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With a very special occasion within ten days,  I have been called into action.

Lots and lots and lots and lots of cookies

 Make 100s of cookies and bars in my kid’s kitchen, without my own cookbooks and equipment.

No problem.  I still have Target, a USA superstore, and the Internet.

I soon learned. Not so fast.  The first step in becoming a cookie factory is ORGANIZATION.

This is what I should have done.

Make a list of the variety of cookies and bars your family would like to have for this special occasion.  After all, the table is going to represent them.  Nonetheless, there should  be a variety of tastes, shapes and even colors. Not all chocolate chip and snickerdoodle cookies. Find out who else is making these treats so that you have a variety and that you don’t wastefully  make too much.

Pick out the recipes and estimate how much you will need to bake.  Remember that, at special events, people like to  “test- taste” rather than gobble. Make smaller cookies and portions.  For example,  if the recipe says it makes 40 regular-sized cookies, you can make about 60 smaller ones.

Next, make a list of the equipment you will need to accommodate baking for the multitudes. Check to see if it all works.  

Handheld mixers are good for regular baking but not for baking for the multitude.  Not only do they become tedious to hold for long periods but also the dough tends to clog-up the beaters thus requiring a lot of time to clean them off.  Fortunately, my family had a more powerful stand-mixer.  They hadn’t been used in 14 years. (A hint as to why I was called in to do the baking.)

Before you start baking, test the oven(s). Does it work? Is the temperature correct? Does it bake evenly? Repair before you have problems baking.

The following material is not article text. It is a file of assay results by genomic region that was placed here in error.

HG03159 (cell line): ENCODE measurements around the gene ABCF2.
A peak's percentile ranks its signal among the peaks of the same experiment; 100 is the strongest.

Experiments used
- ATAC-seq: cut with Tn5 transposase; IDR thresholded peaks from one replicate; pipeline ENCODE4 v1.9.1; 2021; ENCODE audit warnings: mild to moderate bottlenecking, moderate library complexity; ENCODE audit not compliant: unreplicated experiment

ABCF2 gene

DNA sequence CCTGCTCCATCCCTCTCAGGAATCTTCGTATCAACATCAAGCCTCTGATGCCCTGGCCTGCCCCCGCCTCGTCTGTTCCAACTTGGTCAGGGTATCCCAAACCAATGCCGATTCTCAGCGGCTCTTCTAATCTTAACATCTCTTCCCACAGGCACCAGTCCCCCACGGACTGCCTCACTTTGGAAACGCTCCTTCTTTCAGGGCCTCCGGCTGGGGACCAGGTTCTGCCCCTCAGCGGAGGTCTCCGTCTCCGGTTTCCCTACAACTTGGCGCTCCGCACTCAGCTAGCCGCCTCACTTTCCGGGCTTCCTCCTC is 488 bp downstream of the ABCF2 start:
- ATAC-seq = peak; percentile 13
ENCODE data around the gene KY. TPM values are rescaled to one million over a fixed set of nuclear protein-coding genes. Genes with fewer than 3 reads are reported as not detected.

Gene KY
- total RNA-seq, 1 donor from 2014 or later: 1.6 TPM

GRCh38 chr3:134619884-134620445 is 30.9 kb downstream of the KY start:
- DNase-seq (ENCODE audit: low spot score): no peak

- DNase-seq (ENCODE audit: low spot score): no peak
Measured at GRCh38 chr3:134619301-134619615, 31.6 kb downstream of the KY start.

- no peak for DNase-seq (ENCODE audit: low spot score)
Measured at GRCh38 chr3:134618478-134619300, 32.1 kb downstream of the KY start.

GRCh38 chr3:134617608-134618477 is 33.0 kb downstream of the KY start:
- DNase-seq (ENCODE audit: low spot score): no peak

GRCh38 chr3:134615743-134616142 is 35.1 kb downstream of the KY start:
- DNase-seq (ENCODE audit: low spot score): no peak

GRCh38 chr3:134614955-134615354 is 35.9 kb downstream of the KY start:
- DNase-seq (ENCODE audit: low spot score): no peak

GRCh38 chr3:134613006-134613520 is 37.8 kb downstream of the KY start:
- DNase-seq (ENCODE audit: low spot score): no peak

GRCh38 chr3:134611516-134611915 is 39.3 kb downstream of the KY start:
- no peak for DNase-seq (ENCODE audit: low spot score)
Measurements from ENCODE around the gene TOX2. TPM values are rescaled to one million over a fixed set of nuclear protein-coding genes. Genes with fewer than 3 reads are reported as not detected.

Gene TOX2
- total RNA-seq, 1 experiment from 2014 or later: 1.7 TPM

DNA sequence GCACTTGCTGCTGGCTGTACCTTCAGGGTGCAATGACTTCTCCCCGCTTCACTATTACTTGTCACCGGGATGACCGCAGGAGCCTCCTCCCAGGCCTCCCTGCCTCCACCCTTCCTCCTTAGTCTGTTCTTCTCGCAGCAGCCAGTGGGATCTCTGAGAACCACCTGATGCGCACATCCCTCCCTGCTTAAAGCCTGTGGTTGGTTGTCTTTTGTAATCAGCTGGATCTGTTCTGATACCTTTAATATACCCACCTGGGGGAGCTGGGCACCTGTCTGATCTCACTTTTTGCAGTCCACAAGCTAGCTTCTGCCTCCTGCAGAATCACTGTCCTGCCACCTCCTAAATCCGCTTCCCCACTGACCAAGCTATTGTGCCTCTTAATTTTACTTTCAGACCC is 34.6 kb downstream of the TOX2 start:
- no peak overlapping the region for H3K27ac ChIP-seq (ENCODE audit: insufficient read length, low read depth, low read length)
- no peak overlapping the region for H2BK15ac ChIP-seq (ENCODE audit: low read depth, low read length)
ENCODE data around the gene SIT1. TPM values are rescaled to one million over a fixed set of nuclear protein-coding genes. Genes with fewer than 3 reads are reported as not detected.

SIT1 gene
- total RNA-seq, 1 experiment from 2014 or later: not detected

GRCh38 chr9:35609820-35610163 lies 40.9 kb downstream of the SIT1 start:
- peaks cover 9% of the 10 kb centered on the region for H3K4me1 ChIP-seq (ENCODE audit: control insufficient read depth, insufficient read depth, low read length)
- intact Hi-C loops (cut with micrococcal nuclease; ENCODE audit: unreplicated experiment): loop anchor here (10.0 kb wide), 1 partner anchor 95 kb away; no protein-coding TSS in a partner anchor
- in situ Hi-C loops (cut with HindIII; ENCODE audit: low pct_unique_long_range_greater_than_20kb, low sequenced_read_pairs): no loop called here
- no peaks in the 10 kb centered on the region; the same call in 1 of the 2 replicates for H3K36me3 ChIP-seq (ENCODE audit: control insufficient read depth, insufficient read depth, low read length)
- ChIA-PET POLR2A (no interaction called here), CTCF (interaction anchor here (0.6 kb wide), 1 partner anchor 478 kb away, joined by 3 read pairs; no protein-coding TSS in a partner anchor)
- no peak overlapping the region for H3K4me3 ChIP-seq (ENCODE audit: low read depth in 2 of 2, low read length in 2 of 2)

Make sure that you have the necessary equipment.

At least two big cookie sheets and two big baking trays fit in the oven.

I discovered a cookie scoop with “flippers” to eject the dough that truly saved my hand.

Note the flippers on the side of the handle.

Get parchment paper to use instead of lots of grease on the sheets. Really makes a gigantic difference in cleaning up.

Use throw-away pans, making sure that they are the right size for the recipe.

I highly recommend using seal wrap instead of cling wrap because it is so much easier to handle and can be resealed if you need to peak in.

Before you go to buy the ingredients, I suggest that you prioritize what you are going to make. I got tired and ended up not making everything for which I had bought ingredients. Really a waste.

Organize your ingredient requirements so that you can benefit  from sales and by going to  a discount grocery. You will need lots of flour, white sugar, light and dark brown sugar and butter

For items that are not discounted, you might consider buying them as you need them so that you are not left—for example–with too many sacks of butterscotch chips. (Unless you really like butterscotch chips!!!)

 

If the cookies are not going to be served in your own home, be sure to find out if there are any requirements for the organizations that will use them.  Are there any limitations on ingredients? What time should they be delivered? In what kind of containers?  Should the bars be pre-cut?

After the planning, comes the fun.  Making the cookies, next posting.

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